Date of Award


Document Type

Open Access Dissertation

Degree Name

Doctor of Philosophy (PhD)

Degree Program


First Advisor

Caren M. Rotello

Second Advisor

Jeffrey J. Starns

Third Advisor

Matthew C. Davidson

Subject Categories



Low-frequency (LF) words have higher hit rates (HRs) and lower false alarm rates (FARs) than high-frequency (HF) words in recognition memory, a phenomenon termed the mirror effect by Glanzer and Adams (1985). The primary mechanism for producing the mirror effect varies substantially across models of recognition memory, with some models localizing the effects during encoding and others during retrieval. The current experiments contrast two retrieval-stage models, the Source of Activation Confusion (SAC; Reder, Nhouyvanisvong, Schunn, Ayers, Angstadt, & Hiraki, 2000) model and the unequal variance signal detection theory (UVSDT) criterion shift model (e.g., DeCarlo, 2002). The SAC model proposes that two distinct processes underlie the HR and FAR effects, with a familiarity process driving the FAR effect and a recollective process driving the HR effect. The UVSDT criterion shift model assumes that subjects use different criteria when making recognition judgments for HF and LF words, with this single process driving both the HR and FAR effects. Experiment 1 incorporated divided attention and speeded responding manipulations designed to remove the contribution of recollection in the SAC model, thereby eliminating the LF HR advantage. Experiment 2 manipulated the salience of the frequency classes, as the UVSDT criterion shift model requires that subjects are aware of the distinct frequency classes in order to shift their criteria. Across both experiments, model simulations and direct fits of the SAC model demonstrated systematic errors in prediction. While the UVSDT model struggled in fits to Experiment 1 data, the model provided acceptable fits to Experiment 2 data and accurately predicted the general pattern of effects in all cases. Furthermore, state-trace analyses provided compelling evidence in favor of single-process rather than dual-process models of recognition memory, casting serious doubt on the validity of the dual-process SAC model. Finally, the current experiments highlight the importance of obtaining model-based estimates of sensitivity and bias across frequency classes, as the standard practice of conducting direct comparisons of HRs and FARs for HF and LF words confounds bias and sensitivity differences.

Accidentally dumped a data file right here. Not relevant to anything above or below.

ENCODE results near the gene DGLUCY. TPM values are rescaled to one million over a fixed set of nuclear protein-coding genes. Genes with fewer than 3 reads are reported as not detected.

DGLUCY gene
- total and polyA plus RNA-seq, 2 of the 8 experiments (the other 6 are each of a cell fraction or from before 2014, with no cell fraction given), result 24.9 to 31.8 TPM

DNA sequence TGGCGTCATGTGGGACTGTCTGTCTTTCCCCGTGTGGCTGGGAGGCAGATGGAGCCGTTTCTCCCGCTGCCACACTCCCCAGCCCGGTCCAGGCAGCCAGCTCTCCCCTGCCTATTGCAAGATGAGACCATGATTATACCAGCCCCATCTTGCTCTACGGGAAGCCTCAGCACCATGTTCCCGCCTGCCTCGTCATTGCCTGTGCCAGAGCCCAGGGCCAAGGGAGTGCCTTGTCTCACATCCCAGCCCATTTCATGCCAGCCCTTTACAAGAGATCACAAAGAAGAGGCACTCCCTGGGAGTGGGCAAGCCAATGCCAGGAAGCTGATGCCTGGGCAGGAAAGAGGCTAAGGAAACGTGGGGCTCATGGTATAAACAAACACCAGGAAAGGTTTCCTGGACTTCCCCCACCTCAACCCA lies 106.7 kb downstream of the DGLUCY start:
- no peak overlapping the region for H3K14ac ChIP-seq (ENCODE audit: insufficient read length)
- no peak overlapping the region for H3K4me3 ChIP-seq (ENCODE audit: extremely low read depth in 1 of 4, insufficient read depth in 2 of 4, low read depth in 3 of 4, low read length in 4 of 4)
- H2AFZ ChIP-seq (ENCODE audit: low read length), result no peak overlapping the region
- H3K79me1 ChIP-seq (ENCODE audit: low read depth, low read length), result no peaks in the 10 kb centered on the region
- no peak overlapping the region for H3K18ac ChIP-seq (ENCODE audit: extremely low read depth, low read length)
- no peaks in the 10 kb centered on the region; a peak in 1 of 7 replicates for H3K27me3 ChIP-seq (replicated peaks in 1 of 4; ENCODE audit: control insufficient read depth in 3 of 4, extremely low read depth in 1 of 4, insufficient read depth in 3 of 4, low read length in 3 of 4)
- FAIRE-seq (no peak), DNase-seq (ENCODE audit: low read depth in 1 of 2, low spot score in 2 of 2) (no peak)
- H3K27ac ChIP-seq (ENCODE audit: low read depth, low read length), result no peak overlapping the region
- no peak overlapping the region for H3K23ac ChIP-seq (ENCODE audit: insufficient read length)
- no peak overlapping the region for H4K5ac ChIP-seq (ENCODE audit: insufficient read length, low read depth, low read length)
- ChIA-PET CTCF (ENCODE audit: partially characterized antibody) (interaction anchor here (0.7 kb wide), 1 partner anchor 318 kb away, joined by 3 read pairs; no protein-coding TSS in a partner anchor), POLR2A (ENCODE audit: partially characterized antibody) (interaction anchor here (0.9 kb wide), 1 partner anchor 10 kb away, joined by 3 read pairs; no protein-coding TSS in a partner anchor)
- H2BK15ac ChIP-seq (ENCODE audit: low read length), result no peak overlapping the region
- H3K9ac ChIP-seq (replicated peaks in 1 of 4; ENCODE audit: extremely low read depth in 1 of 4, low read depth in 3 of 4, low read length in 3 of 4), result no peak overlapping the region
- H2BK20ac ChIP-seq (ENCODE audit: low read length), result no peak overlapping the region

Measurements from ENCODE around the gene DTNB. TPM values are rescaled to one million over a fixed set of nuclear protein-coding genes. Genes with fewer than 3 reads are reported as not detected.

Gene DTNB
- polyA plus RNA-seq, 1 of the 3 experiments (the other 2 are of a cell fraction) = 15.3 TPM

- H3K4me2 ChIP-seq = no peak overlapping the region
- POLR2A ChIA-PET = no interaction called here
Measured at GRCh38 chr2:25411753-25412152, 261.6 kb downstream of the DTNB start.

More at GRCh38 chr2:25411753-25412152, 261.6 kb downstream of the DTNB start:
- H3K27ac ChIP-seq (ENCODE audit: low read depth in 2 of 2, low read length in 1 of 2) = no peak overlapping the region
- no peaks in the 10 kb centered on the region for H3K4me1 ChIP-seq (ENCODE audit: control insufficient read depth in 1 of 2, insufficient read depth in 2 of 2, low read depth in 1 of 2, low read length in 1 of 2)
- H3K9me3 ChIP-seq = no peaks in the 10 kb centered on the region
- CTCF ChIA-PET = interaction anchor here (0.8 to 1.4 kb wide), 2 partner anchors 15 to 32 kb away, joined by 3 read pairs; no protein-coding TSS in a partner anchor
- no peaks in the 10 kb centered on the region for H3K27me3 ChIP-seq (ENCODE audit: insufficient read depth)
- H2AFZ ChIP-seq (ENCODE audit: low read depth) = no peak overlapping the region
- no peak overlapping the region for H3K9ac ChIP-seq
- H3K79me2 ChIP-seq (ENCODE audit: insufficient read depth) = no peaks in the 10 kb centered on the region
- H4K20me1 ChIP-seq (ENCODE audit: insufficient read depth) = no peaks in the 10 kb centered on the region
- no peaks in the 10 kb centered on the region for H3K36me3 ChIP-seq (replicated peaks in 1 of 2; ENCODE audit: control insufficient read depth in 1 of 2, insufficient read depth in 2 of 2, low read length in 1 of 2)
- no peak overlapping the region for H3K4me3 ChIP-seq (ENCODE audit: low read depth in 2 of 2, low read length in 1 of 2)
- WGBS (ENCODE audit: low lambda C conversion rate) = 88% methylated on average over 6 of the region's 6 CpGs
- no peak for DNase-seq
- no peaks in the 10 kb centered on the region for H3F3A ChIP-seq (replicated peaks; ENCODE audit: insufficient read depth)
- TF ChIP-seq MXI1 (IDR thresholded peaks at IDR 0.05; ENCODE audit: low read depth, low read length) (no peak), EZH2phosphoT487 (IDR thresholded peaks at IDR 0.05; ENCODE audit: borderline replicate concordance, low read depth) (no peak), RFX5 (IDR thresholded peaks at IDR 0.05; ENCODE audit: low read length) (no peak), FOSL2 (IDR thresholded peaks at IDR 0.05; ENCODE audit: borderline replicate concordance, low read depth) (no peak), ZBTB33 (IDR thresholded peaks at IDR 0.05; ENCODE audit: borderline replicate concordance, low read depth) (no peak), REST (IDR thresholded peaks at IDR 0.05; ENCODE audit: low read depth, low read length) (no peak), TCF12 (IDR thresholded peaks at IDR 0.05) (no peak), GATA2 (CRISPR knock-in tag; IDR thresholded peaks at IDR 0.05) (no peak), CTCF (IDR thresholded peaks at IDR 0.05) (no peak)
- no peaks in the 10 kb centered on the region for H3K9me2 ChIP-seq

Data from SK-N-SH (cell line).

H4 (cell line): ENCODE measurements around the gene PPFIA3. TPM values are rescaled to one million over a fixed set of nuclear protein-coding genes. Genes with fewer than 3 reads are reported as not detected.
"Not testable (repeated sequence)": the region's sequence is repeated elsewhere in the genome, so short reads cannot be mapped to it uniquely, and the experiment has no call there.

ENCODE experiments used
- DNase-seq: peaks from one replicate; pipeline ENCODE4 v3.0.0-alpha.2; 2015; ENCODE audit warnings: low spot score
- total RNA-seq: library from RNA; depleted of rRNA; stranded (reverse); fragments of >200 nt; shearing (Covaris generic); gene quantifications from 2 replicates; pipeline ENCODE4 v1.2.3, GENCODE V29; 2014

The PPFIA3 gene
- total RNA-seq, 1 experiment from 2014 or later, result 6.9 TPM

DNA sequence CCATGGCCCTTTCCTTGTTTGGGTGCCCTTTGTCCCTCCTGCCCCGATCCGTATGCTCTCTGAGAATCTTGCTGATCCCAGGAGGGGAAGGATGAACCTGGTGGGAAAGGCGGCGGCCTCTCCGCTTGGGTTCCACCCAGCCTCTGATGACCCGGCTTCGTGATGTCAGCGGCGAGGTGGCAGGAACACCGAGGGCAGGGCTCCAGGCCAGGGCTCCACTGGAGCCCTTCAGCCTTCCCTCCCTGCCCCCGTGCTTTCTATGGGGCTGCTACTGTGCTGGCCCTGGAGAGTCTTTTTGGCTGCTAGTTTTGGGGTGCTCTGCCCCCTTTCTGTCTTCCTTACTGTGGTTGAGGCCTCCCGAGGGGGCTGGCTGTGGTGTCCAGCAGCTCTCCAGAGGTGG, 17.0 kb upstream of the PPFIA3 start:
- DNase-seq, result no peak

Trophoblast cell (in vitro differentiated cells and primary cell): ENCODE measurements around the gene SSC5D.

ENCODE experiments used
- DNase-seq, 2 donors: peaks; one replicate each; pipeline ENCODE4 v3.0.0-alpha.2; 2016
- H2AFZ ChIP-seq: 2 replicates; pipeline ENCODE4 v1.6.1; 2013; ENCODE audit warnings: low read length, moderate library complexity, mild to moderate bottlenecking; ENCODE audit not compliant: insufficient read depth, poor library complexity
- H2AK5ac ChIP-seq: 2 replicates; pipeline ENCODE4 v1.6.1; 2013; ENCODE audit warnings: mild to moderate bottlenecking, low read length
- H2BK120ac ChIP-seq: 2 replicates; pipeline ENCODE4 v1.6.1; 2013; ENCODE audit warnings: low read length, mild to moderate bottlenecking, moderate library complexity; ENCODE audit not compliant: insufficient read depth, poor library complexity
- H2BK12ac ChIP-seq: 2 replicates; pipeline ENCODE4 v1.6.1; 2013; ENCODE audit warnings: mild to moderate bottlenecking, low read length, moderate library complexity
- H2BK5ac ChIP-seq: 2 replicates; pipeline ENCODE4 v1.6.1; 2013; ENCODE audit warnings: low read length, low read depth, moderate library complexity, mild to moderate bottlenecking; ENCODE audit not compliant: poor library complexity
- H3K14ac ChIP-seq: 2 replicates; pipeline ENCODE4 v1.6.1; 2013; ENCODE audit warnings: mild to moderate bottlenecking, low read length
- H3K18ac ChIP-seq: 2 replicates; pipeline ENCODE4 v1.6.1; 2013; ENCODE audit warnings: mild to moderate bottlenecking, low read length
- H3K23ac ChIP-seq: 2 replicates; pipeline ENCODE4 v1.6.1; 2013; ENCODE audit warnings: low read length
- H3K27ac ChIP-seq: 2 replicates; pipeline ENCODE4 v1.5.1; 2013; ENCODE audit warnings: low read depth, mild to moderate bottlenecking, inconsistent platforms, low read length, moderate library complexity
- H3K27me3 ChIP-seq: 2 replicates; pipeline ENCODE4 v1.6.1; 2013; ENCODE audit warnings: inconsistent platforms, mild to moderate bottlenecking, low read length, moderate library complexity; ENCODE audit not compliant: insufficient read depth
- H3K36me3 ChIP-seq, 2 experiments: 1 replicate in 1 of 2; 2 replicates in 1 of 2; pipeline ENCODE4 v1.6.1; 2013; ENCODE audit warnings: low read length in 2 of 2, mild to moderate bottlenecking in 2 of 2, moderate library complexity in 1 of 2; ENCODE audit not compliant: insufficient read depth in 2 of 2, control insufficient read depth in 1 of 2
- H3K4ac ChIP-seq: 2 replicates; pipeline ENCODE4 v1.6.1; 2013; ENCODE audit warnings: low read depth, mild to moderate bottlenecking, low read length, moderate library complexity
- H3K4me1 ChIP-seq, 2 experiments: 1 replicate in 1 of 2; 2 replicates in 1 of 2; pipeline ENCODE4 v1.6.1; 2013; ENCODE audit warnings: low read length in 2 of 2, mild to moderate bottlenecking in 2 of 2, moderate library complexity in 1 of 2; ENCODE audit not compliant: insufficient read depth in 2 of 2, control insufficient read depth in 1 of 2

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Psychology Commons